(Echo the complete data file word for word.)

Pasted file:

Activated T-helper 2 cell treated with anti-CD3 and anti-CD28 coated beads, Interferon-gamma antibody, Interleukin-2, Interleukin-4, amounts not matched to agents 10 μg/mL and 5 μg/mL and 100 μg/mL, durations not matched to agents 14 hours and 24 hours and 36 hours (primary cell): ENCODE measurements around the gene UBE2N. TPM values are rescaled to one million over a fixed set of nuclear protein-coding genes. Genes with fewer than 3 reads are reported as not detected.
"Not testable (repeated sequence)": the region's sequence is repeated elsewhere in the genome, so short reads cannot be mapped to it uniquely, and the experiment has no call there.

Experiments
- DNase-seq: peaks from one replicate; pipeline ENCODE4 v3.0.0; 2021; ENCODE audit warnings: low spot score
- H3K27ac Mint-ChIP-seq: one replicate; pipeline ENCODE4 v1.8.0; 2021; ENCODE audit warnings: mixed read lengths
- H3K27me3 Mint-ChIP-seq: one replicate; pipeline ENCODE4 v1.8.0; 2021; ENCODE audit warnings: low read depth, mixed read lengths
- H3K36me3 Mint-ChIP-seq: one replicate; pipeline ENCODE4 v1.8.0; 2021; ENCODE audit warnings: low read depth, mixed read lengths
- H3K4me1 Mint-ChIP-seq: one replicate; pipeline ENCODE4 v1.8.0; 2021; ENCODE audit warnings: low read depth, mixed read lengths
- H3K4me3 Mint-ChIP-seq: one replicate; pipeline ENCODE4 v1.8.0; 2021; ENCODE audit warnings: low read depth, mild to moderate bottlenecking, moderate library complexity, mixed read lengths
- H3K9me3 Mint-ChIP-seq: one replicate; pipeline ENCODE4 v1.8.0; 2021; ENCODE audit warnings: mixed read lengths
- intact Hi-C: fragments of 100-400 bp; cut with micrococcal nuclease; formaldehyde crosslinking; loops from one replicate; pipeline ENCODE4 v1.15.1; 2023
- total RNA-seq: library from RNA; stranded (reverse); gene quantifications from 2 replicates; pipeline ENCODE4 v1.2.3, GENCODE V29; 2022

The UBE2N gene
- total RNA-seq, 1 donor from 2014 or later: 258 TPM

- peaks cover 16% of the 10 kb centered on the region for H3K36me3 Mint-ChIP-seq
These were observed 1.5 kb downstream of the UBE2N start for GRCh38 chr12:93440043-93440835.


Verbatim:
Activated T-helper 2 cell treated with anti-CD3 and anti-CD28 coated beads, Interferon-gamma antibody, Interleukin-2, Interleukin-4, amounts not matched to agents 10 μg/mL and 5 μg/mL and 100 μg/mL, durations not matched to agents 14 hours and 24 hours and 36 hours (primary cell): ENCODE measurements around the gene UBE2N. TPM values are rescaled to one million over a fixed set of nuclear protein-coding genes. Genes with fewer than 3 reads are reported as not detected.
"Not testable (repeated sequence)": the region's sequence is repeated elsewhere in the genome, so short reads cannot be mapped to it uniquely, and the experiment has no call there.

Experiments
- DNase-seq: peaks from one replicate; pipeline ENCODE4 v3.0.0; 2021; ENCODE audit warnings: low spot score
- H3K27ac Mint-ChIP-seq: one replicate; pipeline ENCODE4 v1.8.0; 2021; ENCODE audit warnings: mixed read lengths
- H3K27me3 Mint-ChIP-seq: one replicate; pipeline ENCODE4 v1.8.0; 2021; ENCODE audit warnings: low read depth, mixed read lengths
- H3K36me3 Mint-ChIP-seq: one replicate; pipeline ENCODE4 v1.8.0; 2021; ENCODE audit warnings: low read depth, mixed read lengths
- H3K4me1 Mint-ChIP-seq: one replicate; pipeline ENCODE4 v1.8.0; 2021; ENCODE audit warnings: low read depth, mixed read lengths
- H3K4me3 Mint-ChIP-seq: one replicate; pipeline ENCODE4 v1.8.0; 2021; ENCODE audit warnings: low read depth, mild to moderate bottlenecking, moderate library complexity, mixed read lengths
- H3K9me3 Mint-ChIP-seq: one replicate; pipeline ENCODE4 v1.8.0; 2021; ENCODE audit warnings: mixed read lengths
- intact Hi-C: fragments of 100-400 bp; cut with micrococcal nuclease; formaldehyde crosslinking; loops from one replicate; pipeline ENCODE4 v1.15.1; 2023
- total RNA-seq: library from RNA; stranded (reverse); gene quantifications from 2 replicates; pipeline ENCODE4 v1.2.3, GENCODE V29; 2022

The UBE2N gene
- total RNA-seq, 1 donor from 2014 or later: 258 TPM

- peaks cover 16% of the 10 kb centered on the region for H3K36me3 Mint-ChIP-seq
These were observed 1.5 kb downstream of the UBE2N start for GRCh38 chr12:93440043-93440835.